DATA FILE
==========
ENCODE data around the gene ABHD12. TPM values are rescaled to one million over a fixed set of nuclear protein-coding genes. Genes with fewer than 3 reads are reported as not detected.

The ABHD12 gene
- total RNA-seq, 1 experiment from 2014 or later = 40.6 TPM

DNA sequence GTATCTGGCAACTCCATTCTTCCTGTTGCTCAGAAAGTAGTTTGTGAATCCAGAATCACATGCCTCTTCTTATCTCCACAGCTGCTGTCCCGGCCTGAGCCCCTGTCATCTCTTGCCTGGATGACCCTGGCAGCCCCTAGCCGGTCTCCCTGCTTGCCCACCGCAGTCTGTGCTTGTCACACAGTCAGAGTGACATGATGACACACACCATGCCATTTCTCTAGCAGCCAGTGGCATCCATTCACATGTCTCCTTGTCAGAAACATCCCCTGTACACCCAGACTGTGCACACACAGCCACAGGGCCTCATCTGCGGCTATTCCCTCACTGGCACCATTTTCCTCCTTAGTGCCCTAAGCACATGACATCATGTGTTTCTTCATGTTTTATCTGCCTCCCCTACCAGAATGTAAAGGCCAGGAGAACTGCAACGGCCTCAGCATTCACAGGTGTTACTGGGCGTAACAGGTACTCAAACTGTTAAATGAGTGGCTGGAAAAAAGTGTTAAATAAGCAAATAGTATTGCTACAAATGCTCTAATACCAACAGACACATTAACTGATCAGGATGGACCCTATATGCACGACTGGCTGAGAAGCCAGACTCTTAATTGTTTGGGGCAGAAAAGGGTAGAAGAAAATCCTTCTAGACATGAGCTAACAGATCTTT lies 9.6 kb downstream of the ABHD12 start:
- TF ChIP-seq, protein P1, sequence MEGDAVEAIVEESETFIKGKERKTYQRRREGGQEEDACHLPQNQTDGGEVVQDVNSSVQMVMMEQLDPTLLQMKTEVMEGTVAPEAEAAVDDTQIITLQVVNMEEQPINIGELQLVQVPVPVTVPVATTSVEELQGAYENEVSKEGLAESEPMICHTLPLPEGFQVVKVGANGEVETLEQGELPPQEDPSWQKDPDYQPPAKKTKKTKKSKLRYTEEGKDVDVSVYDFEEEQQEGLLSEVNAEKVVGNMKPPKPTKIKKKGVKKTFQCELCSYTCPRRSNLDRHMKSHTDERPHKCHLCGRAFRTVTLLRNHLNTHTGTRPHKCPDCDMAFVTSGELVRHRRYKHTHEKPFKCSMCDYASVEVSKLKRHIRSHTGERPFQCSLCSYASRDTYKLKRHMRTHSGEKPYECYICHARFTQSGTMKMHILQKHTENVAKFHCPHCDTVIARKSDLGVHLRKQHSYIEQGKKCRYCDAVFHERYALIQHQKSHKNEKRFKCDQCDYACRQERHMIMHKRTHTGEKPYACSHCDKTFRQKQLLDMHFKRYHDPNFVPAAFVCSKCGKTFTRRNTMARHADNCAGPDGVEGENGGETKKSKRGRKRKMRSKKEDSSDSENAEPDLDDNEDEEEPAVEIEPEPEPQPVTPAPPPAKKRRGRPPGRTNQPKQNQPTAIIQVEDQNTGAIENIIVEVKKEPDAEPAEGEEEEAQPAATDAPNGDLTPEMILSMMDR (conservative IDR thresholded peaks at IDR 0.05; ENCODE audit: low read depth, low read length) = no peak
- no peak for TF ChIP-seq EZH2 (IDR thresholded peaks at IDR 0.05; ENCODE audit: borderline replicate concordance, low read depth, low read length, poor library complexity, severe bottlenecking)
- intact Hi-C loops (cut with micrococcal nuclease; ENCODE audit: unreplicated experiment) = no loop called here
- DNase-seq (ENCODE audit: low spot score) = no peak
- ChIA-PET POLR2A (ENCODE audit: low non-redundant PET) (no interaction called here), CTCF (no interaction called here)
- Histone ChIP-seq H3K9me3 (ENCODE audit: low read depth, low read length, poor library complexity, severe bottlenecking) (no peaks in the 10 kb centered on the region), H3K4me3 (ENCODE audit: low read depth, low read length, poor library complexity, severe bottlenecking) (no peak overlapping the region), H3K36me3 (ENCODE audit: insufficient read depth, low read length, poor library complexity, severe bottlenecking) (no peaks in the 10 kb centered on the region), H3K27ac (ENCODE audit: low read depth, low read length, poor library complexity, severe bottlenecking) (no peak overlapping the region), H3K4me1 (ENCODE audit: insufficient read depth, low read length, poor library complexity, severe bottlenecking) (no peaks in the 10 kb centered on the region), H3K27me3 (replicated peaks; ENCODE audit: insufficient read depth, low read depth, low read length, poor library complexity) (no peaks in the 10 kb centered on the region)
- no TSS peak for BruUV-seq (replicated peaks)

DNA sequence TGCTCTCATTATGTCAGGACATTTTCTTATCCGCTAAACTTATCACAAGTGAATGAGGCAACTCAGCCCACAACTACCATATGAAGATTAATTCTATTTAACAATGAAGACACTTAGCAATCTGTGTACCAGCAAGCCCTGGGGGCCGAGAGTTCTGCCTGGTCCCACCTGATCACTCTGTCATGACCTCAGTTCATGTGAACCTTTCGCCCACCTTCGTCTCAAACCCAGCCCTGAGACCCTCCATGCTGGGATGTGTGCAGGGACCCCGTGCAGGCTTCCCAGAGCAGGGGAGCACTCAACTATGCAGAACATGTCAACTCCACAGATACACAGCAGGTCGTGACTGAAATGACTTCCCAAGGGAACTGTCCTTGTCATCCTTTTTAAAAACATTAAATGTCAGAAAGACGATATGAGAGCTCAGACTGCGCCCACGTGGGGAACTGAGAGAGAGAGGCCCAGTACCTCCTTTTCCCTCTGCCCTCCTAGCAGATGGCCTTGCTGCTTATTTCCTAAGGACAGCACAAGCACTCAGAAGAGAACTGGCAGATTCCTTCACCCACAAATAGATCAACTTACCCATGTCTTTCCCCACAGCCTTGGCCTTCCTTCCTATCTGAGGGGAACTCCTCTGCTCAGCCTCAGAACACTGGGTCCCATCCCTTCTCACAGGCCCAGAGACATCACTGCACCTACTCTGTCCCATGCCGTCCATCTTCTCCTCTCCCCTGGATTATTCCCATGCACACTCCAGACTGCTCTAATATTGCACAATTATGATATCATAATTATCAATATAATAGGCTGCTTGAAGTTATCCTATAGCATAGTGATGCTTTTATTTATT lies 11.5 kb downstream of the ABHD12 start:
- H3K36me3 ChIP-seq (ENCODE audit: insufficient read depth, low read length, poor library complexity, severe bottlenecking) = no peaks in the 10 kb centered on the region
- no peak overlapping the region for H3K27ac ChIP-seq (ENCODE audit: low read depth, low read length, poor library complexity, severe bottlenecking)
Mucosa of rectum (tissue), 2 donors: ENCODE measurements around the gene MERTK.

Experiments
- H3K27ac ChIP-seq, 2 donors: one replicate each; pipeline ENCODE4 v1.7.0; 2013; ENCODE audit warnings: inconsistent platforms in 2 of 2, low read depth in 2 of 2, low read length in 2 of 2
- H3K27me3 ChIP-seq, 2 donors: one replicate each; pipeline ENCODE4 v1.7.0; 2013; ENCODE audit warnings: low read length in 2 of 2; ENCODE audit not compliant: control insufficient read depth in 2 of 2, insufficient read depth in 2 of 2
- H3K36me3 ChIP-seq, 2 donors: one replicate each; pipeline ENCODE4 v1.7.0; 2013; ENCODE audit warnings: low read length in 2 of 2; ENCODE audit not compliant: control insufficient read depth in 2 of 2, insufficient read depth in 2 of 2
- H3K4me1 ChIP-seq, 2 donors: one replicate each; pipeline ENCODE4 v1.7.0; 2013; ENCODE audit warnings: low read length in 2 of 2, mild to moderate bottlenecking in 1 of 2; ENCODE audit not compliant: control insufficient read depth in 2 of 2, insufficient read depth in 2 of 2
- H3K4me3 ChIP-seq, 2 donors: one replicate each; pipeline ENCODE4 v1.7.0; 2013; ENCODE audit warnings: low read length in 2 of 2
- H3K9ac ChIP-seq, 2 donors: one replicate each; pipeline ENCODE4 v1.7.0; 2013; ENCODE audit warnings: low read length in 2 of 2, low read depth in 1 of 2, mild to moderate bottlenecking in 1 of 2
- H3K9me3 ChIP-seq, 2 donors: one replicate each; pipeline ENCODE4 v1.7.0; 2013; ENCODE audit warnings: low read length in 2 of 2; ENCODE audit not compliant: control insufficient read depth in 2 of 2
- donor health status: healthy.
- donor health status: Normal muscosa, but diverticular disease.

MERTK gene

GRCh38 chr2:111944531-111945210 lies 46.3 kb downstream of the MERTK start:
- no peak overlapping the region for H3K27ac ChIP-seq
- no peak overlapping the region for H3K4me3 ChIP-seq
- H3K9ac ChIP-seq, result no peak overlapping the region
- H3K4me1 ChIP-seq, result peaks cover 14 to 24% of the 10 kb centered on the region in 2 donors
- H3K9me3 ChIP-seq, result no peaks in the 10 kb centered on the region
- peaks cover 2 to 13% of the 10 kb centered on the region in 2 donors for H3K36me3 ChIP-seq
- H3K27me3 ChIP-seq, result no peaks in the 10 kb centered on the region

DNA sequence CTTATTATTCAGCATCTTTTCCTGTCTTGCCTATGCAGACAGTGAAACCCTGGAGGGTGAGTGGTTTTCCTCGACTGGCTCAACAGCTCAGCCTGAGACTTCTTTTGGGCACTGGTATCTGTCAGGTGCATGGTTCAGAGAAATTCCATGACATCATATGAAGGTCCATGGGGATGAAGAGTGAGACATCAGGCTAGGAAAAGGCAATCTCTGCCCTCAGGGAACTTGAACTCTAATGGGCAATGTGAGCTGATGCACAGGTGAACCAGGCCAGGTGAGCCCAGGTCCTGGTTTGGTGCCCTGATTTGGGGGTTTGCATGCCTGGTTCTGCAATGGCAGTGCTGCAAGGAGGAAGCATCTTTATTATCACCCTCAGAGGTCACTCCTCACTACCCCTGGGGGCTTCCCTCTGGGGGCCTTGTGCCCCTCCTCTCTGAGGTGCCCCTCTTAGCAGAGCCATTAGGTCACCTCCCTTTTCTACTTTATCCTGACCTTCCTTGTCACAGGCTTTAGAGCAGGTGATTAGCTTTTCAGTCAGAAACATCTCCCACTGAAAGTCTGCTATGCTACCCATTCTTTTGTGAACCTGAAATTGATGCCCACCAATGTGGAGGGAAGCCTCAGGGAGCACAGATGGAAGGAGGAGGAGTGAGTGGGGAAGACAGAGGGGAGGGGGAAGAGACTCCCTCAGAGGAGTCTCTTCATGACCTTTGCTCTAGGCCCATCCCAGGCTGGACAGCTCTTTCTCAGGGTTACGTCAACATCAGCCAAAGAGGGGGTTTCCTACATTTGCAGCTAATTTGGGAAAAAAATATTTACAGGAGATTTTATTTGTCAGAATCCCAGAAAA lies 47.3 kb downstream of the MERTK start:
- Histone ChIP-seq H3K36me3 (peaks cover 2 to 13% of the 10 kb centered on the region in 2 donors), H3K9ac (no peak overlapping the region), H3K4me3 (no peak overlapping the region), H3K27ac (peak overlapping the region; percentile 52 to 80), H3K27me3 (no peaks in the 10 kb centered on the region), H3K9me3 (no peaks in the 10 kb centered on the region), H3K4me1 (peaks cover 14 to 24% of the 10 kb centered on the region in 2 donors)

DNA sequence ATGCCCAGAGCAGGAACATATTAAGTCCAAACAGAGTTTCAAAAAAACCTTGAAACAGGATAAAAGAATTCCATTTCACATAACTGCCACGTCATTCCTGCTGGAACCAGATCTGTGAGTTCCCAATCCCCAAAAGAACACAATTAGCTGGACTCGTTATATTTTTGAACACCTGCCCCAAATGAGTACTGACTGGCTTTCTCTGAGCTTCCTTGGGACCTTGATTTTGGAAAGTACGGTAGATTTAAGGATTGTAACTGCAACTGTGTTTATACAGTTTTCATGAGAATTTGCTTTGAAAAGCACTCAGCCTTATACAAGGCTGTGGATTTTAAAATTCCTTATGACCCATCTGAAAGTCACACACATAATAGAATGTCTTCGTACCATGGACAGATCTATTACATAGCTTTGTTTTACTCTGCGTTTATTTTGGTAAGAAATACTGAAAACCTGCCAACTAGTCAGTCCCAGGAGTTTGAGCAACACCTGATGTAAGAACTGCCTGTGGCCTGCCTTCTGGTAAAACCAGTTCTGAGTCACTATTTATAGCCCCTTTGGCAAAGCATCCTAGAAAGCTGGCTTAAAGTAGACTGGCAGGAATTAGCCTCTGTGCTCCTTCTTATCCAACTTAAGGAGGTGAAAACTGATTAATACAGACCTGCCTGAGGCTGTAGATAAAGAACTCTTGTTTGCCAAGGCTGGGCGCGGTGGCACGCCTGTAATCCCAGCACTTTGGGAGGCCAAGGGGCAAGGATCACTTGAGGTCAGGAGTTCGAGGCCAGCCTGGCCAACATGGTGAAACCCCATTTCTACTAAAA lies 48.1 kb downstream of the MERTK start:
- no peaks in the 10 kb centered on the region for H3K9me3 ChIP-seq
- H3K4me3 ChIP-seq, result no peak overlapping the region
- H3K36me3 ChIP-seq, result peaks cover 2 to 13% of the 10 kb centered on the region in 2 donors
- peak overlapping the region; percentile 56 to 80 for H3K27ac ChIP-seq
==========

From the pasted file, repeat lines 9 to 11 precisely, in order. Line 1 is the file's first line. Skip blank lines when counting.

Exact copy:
- ChIA-PET POLR2A (ENCODE audit: low non-redundant PET) (no interaction called here), CTCF (no interaction called here)
- Histone ChIP-seq H3K9me3 (ENCODE audit: low read depth, low read length, poor library complexity, severe bottlenecking) (no peaks in the 10 kb centered on the region), H3K4me3 (ENCODE audit: low read depth, low read length, poor library complexity, severe bottlenecking) (no peak overlapping the region), H3K36me3 (ENCODE audit: insufficient read depth, low read length, poor library complexity, severe bottlenecking) (no peaks in the 10 kb centered on the region), H3K27ac (ENCODE audit: low read depth, low read length, poor library complexity, severe bottlenecking) (no peak overlapping the region), H3K4me1 (ENCODE audit: insufficient read depth, low read length, poor library complexity, severe bottlenecking) (no peaks in the 10 kb centered on the region), H3K27me3 (replicated peaks; ENCODE audit: insufficient read depth, low read depth, low read length, poor library complexity) (no peaks in the 10 kb centered on the region)
- no TSS peak for BruUV-seq (replicated peaks)